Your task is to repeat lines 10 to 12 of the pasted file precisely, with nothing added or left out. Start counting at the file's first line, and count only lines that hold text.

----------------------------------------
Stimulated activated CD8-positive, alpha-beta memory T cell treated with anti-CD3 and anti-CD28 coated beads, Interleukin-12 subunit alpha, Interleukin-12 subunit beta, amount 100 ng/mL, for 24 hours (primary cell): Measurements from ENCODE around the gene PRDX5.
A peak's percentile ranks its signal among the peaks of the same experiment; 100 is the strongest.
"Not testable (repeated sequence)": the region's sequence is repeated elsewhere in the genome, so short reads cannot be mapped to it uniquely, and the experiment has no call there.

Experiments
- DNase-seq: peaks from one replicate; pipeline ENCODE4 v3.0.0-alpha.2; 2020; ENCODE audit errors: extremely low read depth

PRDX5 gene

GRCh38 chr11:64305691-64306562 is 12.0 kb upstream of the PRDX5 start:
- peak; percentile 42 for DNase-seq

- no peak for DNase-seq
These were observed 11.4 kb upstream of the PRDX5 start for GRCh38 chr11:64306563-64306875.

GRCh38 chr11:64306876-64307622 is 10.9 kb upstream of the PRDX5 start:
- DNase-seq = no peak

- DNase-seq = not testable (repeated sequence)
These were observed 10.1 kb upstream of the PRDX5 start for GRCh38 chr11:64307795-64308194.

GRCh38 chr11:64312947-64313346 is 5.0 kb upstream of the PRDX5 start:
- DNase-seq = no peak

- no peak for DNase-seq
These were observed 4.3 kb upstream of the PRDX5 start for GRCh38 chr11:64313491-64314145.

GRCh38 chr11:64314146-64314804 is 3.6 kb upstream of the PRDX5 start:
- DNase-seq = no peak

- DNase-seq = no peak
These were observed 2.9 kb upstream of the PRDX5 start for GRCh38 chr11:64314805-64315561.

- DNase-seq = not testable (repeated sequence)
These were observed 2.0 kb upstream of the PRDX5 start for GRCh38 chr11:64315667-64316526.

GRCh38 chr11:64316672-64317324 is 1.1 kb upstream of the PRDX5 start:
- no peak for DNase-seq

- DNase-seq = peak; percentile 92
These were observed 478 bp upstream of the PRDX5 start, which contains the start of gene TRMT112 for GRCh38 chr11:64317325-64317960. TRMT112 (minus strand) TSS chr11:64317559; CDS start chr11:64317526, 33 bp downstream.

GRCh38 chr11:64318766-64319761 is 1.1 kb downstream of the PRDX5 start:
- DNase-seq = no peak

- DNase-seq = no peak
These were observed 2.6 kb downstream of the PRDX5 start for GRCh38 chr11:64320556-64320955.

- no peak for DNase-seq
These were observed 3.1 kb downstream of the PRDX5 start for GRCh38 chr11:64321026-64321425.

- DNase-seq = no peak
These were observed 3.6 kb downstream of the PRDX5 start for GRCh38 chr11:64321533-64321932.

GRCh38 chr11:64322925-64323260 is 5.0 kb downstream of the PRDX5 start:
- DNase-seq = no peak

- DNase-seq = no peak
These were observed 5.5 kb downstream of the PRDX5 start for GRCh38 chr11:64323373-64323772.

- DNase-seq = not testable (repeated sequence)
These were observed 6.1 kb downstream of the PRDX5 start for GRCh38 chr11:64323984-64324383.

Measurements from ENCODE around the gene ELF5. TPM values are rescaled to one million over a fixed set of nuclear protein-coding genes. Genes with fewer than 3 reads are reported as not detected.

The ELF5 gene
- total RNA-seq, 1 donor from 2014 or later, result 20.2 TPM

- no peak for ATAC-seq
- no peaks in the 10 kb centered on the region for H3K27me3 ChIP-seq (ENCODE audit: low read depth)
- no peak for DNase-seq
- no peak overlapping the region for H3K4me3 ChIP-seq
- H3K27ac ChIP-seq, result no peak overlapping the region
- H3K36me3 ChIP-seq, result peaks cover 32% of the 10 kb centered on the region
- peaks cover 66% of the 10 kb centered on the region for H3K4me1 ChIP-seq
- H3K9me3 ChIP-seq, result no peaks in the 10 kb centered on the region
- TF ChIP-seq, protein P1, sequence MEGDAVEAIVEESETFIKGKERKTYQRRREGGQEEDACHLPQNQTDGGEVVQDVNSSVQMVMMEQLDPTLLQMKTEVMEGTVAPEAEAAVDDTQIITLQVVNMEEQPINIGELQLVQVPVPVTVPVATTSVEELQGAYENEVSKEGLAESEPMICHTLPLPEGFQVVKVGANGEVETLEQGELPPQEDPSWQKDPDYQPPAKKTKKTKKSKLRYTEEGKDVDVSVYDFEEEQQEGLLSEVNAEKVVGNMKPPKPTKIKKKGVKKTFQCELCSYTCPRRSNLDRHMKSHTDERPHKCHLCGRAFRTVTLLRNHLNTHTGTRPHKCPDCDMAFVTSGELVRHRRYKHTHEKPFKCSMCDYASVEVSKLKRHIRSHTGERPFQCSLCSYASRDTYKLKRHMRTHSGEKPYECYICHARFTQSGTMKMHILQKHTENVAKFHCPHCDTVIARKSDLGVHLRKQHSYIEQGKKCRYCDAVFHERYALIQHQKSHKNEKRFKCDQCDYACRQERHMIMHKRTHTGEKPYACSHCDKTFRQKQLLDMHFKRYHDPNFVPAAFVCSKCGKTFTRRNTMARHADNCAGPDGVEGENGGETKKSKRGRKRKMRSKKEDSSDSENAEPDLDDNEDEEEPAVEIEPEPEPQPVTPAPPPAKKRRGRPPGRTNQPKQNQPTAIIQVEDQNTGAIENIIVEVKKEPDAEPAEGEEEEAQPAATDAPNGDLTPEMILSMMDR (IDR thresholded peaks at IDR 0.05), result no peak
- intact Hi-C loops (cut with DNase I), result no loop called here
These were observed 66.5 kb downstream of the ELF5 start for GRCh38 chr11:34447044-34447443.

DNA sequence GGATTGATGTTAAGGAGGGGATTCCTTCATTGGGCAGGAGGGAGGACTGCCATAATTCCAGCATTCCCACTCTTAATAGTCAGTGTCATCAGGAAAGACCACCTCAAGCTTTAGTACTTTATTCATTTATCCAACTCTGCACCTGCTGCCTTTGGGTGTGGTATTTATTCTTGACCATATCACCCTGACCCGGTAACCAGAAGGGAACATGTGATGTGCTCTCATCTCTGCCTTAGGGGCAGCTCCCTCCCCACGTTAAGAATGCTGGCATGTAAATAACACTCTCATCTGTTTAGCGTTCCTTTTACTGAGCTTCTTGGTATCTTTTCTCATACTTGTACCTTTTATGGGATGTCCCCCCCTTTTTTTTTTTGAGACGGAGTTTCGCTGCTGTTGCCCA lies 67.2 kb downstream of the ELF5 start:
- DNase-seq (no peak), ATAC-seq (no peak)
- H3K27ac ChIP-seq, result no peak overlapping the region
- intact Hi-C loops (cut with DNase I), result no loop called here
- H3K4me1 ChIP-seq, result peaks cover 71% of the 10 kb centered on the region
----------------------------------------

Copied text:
These were observed 11.4 kb upstream of the PRDX5 start for GRCh38 chr11:64306563-64306875.

GRCh38 chr11:64306876-64307622 is 10.9 kb upstream of the PRDX5 start:
- DNase-seq = no peak